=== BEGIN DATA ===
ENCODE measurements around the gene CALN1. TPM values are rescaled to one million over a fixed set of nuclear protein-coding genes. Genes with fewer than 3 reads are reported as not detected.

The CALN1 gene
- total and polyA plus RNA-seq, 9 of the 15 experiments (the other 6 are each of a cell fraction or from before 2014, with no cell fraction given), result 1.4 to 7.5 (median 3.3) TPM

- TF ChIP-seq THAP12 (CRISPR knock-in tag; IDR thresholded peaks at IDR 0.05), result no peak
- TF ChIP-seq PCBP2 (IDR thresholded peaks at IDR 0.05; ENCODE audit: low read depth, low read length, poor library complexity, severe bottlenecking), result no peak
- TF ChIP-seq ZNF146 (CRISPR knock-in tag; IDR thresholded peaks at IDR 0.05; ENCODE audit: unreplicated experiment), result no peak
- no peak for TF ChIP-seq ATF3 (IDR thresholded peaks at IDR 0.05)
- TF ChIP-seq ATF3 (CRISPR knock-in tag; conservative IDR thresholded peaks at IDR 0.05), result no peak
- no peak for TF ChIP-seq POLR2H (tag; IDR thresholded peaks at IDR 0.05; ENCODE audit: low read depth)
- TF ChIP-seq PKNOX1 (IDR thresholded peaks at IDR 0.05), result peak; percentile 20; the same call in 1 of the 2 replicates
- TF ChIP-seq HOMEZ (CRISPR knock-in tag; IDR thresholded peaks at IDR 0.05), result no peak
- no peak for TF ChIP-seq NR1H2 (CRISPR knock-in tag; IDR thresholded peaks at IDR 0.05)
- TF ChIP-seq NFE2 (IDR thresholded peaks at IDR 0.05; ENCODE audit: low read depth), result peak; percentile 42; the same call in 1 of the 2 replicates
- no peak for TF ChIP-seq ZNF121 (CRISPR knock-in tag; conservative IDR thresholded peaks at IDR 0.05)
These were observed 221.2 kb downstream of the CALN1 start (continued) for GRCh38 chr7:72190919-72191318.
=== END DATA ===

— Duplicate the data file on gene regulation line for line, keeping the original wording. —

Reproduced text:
ENCODE measurements around the gene CALN1. TPM values are rescaled to one million over a fixed set of nuclear protein-coding genes. Genes with fewer than 3 reads are reported as not detected.

The CALN1 gene
- total and polyA plus RNA-seq, 9 of the 15 experiments (the other 6 are each of a cell fraction or from before 2014, with no cell fraction given), result 1.4 to 7.5 (median 3.3) TPM

- TF ChIP-seq THAP12 (CRISPR knock-in tag; IDR thresholded peaks at IDR 0.05), result no peak
- TF ChIP-seq PCBP2 (IDR thresholded peaks at IDR 0.05; ENCODE audit: low read depth, low read length, poor library complexity, severe bottlenecking), result no peak
- TF ChIP-seq ZNF146 (CRISPR knock-in tag; IDR thresholded peaks at IDR 0.05; ENCODE audit: unreplicated experiment), result no peak
- no peak for TF ChIP-seq ATF3 (IDR thresholded peaks at IDR 0.05)
- TF ChIP-seq ATF3 (CRISPR knock-in tag; conservative IDR thresholded peaks at IDR 0.05), result no peak
- no peak for TF ChIP-seq POLR2H (tag; IDR thresholded peaks at IDR 0.05; ENCODE audit: low read depth)
- TF ChIP-seq PKNOX1 (IDR thresholded peaks at IDR 0.05), result peak; percentile 20; the same call in 1 of the 2 replicates
- TF ChIP-seq HOMEZ (CRISPR knock-in tag; IDR thresholded peaks at IDR 0.05), result no peak
- no peak for TF ChIP-seq NR1H2 (CRISPR knock-in tag; IDR thresholded peaks at IDR 0.05)
- TF ChIP-seq NFE2 (IDR thresholded peaks at IDR 0.05; ENCODE audit: low read depth), result peak; percentile 42; the same call in 1 of the 2 replicates
- no peak for TF ChIP-seq ZNF121 (CRISPR knock-in tag; conservative IDR thresholded peaks at IDR 0.05)
These were observed 221.2 kb downstream of the CALN1 start (continued) for GRCh38 chr7:72190919-72191318.